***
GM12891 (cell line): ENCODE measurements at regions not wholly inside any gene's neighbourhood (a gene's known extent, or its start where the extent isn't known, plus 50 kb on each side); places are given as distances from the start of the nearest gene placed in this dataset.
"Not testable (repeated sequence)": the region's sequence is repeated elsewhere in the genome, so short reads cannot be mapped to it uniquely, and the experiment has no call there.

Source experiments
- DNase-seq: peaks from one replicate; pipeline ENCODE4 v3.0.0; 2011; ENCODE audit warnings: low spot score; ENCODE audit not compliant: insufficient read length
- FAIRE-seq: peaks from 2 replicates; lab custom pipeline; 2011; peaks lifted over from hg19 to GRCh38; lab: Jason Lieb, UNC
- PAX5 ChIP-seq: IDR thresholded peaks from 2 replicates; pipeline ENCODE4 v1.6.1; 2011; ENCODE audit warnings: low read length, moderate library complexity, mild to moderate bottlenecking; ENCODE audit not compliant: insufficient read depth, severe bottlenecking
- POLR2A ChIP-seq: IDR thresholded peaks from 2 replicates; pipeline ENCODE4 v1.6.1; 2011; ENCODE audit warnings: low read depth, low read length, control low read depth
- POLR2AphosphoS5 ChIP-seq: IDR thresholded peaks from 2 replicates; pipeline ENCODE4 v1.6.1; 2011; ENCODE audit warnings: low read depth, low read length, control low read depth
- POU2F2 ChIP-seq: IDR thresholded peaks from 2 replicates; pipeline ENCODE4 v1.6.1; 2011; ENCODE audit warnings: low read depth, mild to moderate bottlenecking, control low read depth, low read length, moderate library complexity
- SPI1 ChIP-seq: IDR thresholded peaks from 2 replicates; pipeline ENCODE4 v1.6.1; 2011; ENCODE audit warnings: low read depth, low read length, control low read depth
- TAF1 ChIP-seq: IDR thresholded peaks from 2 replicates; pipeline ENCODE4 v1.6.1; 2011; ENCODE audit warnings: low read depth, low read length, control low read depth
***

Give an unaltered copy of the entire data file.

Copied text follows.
GM12891 (cell line): ENCODE measurements at regions not wholly inside any gene's neighbourhood (a gene's known extent, or its start where the extent isn't known, plus 50 kb on each side); places are given as distances from the start of the nearest gene placed in this dataset.
"Not testable (repeated sequence)": the region's sequence is repeated elsewhere in the genome, so short reads cannot be mapped to it uniquely, and the experiment has no call there.

Source experiments
- DNase-seq: peaks from one replicate; pipeline ENCODE4 v3.0.0; 2011; ENCODE audit warnings: low spot score; ENCODE audit not compliant: insufficient read length
- FAIRE-seq: peaks from 2 replicates; lab custom pipeline; 2011; peaks lifted over from hg19 to GRCh38; lab: Jason Lieb, UNC
- PAX5 ChIP-seq: IDR thresholded peaks from 2 replicates; pipeline ENCODE4 v1.6.1; 2011; ENCODE audit warnings: low read length, moderate library complexity, mild to moderate bottlenecking; ENCODE audit not compliant: insufficient read depth, severe bottlenecking
- POLR2A ChIP-seq: IDR thresholded peaks from 2 replicates; pipeline ENCODE4 v1.6.1; 2011; ENCODE audit warnings: low read depth, low read length, control low read depth
- POLR2AphosphoS5 ChIP-seq: IDR thresholded peaks from 2 replicates; pipeline ENCODE4 v1.6.1; 2011; ENCODE audit warnings: low read depth, low read length, control low read depth
- POU2F2 ChIP-seq: IDR thresholded peaks from 2 replicates; pipeline ENCODE4 v1.6.1; 2011; ENCODE audit warnings: low read depth, mild to moderate bottlenecking, control low read depth, low read length, moderate library complexity
- SPI1 ChIP-seq: IDR thresholded peaks from 2 replicates; pipeline ENCODE4 v1.6.1; 2011; ENCODE audit warnings: low read depth, low read length, control low read depth
- TAF1 ChIP-seq: IDR thresholded peaks from 2 replicates; pipeline ENCODE4 v1.6.1; 2011; ENCODE audit warnings: low read depth, low read length, control low read depth